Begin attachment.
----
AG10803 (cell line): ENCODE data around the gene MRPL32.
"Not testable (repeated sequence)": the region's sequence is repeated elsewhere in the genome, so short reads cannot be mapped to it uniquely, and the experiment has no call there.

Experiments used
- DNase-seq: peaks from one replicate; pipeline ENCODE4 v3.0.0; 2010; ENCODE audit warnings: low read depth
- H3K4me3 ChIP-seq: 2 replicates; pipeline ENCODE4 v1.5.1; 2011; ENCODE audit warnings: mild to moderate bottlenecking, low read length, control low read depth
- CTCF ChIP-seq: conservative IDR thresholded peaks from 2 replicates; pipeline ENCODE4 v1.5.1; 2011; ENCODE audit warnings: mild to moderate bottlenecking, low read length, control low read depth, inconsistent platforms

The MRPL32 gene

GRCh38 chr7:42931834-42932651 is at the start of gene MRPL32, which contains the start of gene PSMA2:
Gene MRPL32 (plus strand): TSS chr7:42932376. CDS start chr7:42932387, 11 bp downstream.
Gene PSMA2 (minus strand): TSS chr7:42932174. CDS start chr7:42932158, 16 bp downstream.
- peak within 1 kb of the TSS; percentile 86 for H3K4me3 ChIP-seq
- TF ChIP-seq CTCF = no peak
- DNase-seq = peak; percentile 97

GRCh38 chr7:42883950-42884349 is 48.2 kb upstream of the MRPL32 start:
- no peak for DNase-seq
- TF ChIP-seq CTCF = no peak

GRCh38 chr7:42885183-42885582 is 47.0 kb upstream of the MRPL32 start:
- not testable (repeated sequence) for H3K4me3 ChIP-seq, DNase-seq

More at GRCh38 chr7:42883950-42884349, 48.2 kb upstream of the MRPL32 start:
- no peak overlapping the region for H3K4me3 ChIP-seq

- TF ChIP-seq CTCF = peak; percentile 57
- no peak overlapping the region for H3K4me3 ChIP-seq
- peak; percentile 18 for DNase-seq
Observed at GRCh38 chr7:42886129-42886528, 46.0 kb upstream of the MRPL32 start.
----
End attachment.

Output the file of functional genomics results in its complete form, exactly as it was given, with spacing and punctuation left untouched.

AG10803 (cell line): ENCODE data around the gene MRPL32.
"Not testable (repeated sequence)": the region's sequence is repeated elsewhere in the genome, so short reads cannot be mapped to it uniquely, and the experiment has no call there.

Experiments used
- DNase-seq: peaks from one replicate; pipeline ENCODE4 v3.0.0; 2010; ENCODE audit warnings: low read depth
- H3K4me3 ChIP-seq: 2 replicates; pipeline ENCODE4 v1.5.1; 2011; ENCODE audit warnings: mild to moderate bottlenecking, low read length, control low read depth
- CTCF ChIP-seq: conservative IDR thresholded peaks from 2 replicates; pipeline ENCODE4 v1.5.1; 2011; ENCODE audit warnings: mild to moderate bottlenecking, low read length, control low read depth, inconsistent platforms

The MRPL32 gene

GRCh38 chr7:42931834-42932651 is at the start of gene MRPL32, which contains the start of gene PSMA2:
Gene MRPL32 (plus strand): TSS chr7:42932376. CDS start chr7:42932387, 11 bp downstream.
Gene PSMA2 (minus strand): TSS chr7:42932174. CDS start chr7:42932158, 16 bp downstream.
- peak within 1 kb of the TSS; percentile 86 for H3K4me3 ChIP-seq
- TF ChIP-seq CTCF = no peak
- DNase-seq = peak; percentile 97

GRCh38 chr7:42883950-42884349 is 48.2 kb upstream of the MRPL32 start:
- no peak for DNase-seq
- TF ChIP-seq CTCF = no peak

GRCh38 chr7:42885183-42885582 is 47.0 kb upstream of the MRPL32 start:
- not testable (repeated sequence) for H3K4me3 ChIP-seq, DNase-seq

More at GRCh38 chr7:42883950-42884349, 48.2 kb upstream of the MRPL32 start:
- no peak overlapping the region for H3K4me3 ChIP-seq

- TF ChIP-seq CTCF = peak; percentile 57
- no peak overlapping the region for H3K4me3 ChIP-seq
- peak; percentile 18 for DNase-seq
Observed at GRCh38 chr7:42886129-42886528, 46.0 kb upstream of the MRPL32 start.